Guide to inheritance tax planning (IHT)

Guide to Inheritance Tax Planning

What is inheritance tax (IHT) and how does it work?
Inheritance Tax (IT) is a tax that you pay on your estate that you pass to your beneficiaries upon death.
Contact us if you believe you are going to have an inheritance tax liability and need help.

This insight attempts to answer the following questions: -

  • What is Inheritance Tax?

  • How does inheritance tax work?

  • What is the nil rate band?

  • Do you pay inheritance tax on gifts?

  • What is an exempt transfer?

  • What is a Potentially Exempt Transfer (PET)?

  • What is a Chargeable Lifetime Transfer (CLT)?

  • What is a taper relief?

You typically pay Inheritance Tax (IT) on your estate which you pass to your beneficiaries on your death. It can also be charged on certain gifts depending on when they are gifted prior to death. Your spouse is not considered as a beneficiary and IHT does not apply.

IHT applies to people who are normally residents in the UK (UK domiciled individuals). Assets of a UK resident held outside UK are also considered for IHT purposes. Likewise, UK assets of people who live abroad are also considered for IHT purposes. So being a UK resident, if you have investments outside the UK, they are also considered for IHT purposes or if you are a foreign national having a UK property, IHT still applies.

It is important to note that IHT is not calculated on your assets, but calculated on your net estate, i.e, your assets minus liabilities.

What is the nil rate band?

The nil rate band is your individual allowance up to which no IHT applies. This is currently £325,000. So if your estate is worth £325,000 or lesser, no IHT is due. If you leave your main residence to your children (including adopted, foster, stepchildren) or grandchildren, you can increase the threshold to £500,000. In other words, you get an additional nil rate band of £175,000 (if your estate is worth less than £2 million). If you pass your entire estate to your husband, wife, registered civil partner, you will not normally have to pay IHT and your nil rate band will be unaffected. Your surviving partner will be able to add your nil rate band to theirs.

Inheritance tax on gifts

Gifting during one's lifetime is an effective way to reduce IHT liability. It largely depends on the timing of certain gifts. For IHT calculation purposes, all gifts made within 7 years of one's death are included. If you gift someone but continue to benefit from it, it is considered 'gift with reservation' and is considered part of your estate when calculating IHT.

What is an exempt transfer?

These are gifts that you make any time during your lifetime without incurring inheritance tax.

  • Gifts of any value to your spouse or registered civil partners.
  • Gifts of up to £250 a year per person
  • Gifts of up to £3,000 per tax year
  • Wedding gifts to children of up to £5,000 or £2,500 to grandchildren or £1,000 to anyone else.
  • Charitable donations

What is a potentially exempt transfer?

Potentially exempt transfers (PETs) are a way of making gifts to friends or family. It is any transfer that is not a chargeable lifetime transfer or an exempt transfer and includes gifts to: -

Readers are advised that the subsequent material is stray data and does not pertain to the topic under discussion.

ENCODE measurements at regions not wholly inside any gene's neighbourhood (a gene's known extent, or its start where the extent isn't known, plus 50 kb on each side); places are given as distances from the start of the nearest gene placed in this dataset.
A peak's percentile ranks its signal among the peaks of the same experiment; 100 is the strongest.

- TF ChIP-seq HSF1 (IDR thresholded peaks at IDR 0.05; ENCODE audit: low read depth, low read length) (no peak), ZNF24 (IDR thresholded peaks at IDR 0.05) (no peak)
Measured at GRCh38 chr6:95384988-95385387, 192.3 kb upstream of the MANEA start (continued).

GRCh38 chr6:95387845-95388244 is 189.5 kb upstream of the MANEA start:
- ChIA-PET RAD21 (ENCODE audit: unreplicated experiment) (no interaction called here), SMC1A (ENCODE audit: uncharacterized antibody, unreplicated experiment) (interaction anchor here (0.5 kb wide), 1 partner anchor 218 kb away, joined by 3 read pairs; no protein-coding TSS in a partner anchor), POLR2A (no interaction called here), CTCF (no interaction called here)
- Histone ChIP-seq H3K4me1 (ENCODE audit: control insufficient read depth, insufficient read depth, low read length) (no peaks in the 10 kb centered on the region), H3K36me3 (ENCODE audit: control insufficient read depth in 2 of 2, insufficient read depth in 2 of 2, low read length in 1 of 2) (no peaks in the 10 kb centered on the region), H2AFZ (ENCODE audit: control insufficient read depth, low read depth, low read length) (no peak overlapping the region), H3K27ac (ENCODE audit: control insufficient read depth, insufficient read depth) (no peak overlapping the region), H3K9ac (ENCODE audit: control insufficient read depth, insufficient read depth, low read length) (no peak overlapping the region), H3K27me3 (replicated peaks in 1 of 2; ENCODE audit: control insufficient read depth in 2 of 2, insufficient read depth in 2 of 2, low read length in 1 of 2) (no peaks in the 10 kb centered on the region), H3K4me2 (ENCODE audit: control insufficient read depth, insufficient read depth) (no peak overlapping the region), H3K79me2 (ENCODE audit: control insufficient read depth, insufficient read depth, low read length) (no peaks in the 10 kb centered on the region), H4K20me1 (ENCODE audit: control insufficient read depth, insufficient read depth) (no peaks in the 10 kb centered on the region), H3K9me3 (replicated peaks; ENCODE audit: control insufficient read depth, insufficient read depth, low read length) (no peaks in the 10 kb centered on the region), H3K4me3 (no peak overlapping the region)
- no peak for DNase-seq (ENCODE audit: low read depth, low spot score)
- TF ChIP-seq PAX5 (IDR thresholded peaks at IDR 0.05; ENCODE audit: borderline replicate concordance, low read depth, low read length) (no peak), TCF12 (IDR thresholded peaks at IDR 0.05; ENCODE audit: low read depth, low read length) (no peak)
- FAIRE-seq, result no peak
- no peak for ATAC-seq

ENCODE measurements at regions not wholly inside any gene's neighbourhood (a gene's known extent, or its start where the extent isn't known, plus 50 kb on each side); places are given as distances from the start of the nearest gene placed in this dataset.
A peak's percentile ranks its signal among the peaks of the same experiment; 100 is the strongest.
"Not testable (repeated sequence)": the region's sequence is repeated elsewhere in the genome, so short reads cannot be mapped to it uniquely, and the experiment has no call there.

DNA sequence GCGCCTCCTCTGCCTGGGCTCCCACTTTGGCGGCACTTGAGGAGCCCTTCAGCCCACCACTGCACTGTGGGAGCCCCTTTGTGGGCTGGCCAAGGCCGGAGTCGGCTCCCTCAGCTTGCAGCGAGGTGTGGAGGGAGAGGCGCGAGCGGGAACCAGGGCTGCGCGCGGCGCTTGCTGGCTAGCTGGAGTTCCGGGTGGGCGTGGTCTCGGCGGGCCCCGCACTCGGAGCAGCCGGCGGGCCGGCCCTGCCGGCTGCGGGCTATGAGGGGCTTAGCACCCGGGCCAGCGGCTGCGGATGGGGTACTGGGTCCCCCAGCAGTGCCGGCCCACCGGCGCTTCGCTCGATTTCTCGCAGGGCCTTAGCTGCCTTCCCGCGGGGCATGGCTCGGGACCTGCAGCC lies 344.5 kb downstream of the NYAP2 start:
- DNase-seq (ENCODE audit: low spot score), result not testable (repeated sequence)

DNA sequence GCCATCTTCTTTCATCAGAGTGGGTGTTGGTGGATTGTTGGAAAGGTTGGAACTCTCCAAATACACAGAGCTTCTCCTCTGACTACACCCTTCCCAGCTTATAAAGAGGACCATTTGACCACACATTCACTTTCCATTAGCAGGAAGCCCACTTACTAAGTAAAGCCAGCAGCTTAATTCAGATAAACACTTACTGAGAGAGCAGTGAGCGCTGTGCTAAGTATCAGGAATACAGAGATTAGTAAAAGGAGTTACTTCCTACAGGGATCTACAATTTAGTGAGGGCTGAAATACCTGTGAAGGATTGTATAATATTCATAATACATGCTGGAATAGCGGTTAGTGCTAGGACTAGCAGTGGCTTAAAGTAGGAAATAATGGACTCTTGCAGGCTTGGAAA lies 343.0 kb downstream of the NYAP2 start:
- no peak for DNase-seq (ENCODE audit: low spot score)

• another individual
  • a trust for the disabled
  • a bare trust or absolute trust
There is no immediate tax liability at the time PET is made and no obligation to report to HMRC. However, PETs are included in the ongoing cumulation for IHT purposes. A person making a gift must survive for 7 years from making the gift, otherwise it will be considered as part of the estate and will be included for IHT calculation purposes.

What is a chargeable lifetime transfer?

Gifts into a discretionary trust are considered chargeable lifetime transfers. Such gifts together with any previous gifts, if made within 7 years prior to death exceed the nil rate band, will be subject to IHT. Chargeable Lifetime Transfers are not necessarily immediately chargeable, it depends on the settlor’s lifetime cumulation.

What is the taper relief?

You get a reduction in IHT when a gift is over the nil rate band and works when death occurs within 3 to 7 years from gifting.

  • 20% reduction when death occurs between 3 and 4 years after gifting.
  • 40% reduction when death occurs between 4 and 5 years after gifting.
  • 60% reduction when death occurs between 5 and 6 years after gifting.
  • 80% reduction when death occurs between 6 and 7 years after gifting.
Taper relief is only available when the value of gifts is above the nil rate band and when death occurs between 3 and 7 years after gifting.

For example, you gift someone £500,000 and then die 6 years later. You did not own a home and on your death, this becomes a failed Potentially Exempt Transfer (PET) and exceeds the nil rate band by £175,000. Since taper relief only applies to the tax, we calculate the tax first. This is £175,000 X 40% = £70,000. Because you survived between 6 and 7 years after gifting, a taper relief of 20% can be used and this will result in £70,000 X 20% = £14,000 of inheritance tax.

Please note tax laws could change the way Inheritance Tax Liability is calculated and taxed and your tax situation depends on your individual circumstances.